I have worked for public and private, rich and poor, tycoons, princes, and starving artists in every sort of size and place.
And everyone wants bamboo. Which makes me wonder: what makes it so universally irresistable, and yet so difficult to use well in a garden? Perhaps the following observations will shed some light on the enigma of bamboo fascination.
Bamboo’s roots are called Rhizomes; the new growths are shoots; and the stems are culms. New culms appear every year, and live for about five years. Cutting them for paper, architecture, ornaments, tools, musical instruments, food, furniture, fabric, flooring and false teeth(!) does not affect the health of the rhizome.
Bamboo, like corn and palms, is a grass. The biggest species, at 100-plus feet, are the largest grasses on earth. Culms reach most of their mature size in one growing season; the majority of the growth occurs in a three-to-four week period, and mostly at night.
This means that culms may grow at about three inches per hour– fast enough to watch them in the moonlight.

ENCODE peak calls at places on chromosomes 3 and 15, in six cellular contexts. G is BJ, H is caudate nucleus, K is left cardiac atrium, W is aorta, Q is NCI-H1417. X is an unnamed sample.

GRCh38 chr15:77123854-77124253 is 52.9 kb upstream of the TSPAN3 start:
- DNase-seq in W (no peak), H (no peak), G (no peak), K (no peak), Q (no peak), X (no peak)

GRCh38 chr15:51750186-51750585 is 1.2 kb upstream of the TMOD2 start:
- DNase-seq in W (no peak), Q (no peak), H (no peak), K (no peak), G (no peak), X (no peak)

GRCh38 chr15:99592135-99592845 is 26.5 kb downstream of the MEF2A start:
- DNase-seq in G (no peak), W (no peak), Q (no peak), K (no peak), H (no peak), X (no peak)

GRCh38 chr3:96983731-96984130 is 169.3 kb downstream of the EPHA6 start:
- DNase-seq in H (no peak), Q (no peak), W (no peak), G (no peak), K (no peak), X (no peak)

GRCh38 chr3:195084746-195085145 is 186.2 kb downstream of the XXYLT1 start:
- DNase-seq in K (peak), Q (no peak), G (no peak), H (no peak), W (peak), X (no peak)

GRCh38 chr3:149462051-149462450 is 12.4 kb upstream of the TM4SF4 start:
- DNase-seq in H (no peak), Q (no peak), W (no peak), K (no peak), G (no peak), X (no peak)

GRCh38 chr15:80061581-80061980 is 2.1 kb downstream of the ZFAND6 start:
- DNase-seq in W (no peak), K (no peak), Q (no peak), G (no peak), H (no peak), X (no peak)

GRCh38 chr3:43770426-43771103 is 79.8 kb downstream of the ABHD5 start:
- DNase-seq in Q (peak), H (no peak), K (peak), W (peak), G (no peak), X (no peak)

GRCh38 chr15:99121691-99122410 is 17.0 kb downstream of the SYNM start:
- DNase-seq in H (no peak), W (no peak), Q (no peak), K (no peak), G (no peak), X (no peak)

Bamboo’s massive root systems provide support for the culms and nutrients for the leaves, a remarkable feat of architectural engineering and hydrology.
The legendary strength of the rhizomes adds an undercurrent of power to an otherwise delicate bamboo planting.
The fearful reputation of invasive bamboo that plagues unprepared gardeners is definitely justified. Bamboo can do considerable damage to foundations and drains. Combining the requirements to contain it with the fact that bamboo tends to look out of place within conventional gardens often relegates it to a perpetually segregated existence.
In both chinese and japanese culture, bamboo symbols represent strength of character. Bamboo is often planted around shinto shrines to ward off evil spirits. The arching canes of a bamboo grove resemble the awesome architecture of a cathedral.
The tensile strength of bamboo is greater than mild steel, and its compression strength is greater than concrete. Nevertheless, it knows its weaknesses. In cold regions, the leaves droop in the winter to shed ice and snow, which prevents a buildup that could break the culms.
The mysterious flowering habits of bamboo are still not understood. Why do some species wait for more than 100 years to flower all at once, then set massive amounts of seed and die? It certainly does add drama to the bamboo mystique, but more likely it is something very practical, like creating open, sunny places for new, more vigorous plants to grow.